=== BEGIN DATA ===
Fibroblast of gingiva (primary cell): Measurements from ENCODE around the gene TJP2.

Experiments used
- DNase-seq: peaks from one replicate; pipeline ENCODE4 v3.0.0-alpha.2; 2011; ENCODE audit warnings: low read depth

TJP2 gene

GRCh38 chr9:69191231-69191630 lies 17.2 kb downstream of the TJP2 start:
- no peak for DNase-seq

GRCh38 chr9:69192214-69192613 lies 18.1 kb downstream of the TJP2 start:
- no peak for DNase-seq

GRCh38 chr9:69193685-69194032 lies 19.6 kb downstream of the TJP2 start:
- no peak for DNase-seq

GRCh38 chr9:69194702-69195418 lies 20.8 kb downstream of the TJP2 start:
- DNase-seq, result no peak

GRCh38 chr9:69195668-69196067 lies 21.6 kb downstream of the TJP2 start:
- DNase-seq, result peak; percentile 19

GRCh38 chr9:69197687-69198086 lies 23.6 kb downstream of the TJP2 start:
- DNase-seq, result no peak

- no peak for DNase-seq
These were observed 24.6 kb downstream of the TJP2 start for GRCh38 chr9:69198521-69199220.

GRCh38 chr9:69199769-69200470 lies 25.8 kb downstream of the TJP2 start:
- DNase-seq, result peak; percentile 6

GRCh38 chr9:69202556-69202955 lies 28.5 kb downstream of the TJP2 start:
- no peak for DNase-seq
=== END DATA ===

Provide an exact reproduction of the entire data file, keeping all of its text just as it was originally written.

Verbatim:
Fibroblast of gingiva (primary cell): Measurements from ENCODE around the gene TJP2.

Experiments used
- DNase-seq: peaks from one replicate; pipeline ENCODE4 v3.0.0-alpha.2; 2011; ENCODE audit warnings: low read depth

TJP2 gene

GRCh38 chr9:69191231-69191630 lies 17.2 kb downstream of the TJP2 start:
- no peak for DNase-seq

GRCh38 chr9:69192214-69192613 lies 18.1 kb downstream of the TJP2 start:
- no peak for DNase-seq

GRCh38 chr9:69193685-69194032 lies 19.6 kb downstream of the TJP2 start:
- no peak for DNase-seq

GRCh38 chr9:69194702-69195418 lies 20.8 kb downstream of the TJP2 start:
- DNase-seq, result no peak

GRCh38 chr9:69195668-69196067 lies 21.6 kb downstream of the TJP2 start:
- DNase-seq, result peak; percentile 19

GRCh38 chr9:69197687-69198086 lies 23.6 kb downstream of the TJP2 start:
- DNase-seq, result no peak

- no peak for DNase-seq
These were observed 24.6 kb downstream of the TJP2 start for GRCh38 chr9:69198521-69199220.

GRCh38 chr9:69199769-69200470 lies 25.8 kb downstream of the TJP2 start:
- DNase-seq, result peak; percentile 6

GRCh38 chr9:69202556-69202955 lies 28.5 kb downstream of the TJP2 start:
- no peak for DNase-seq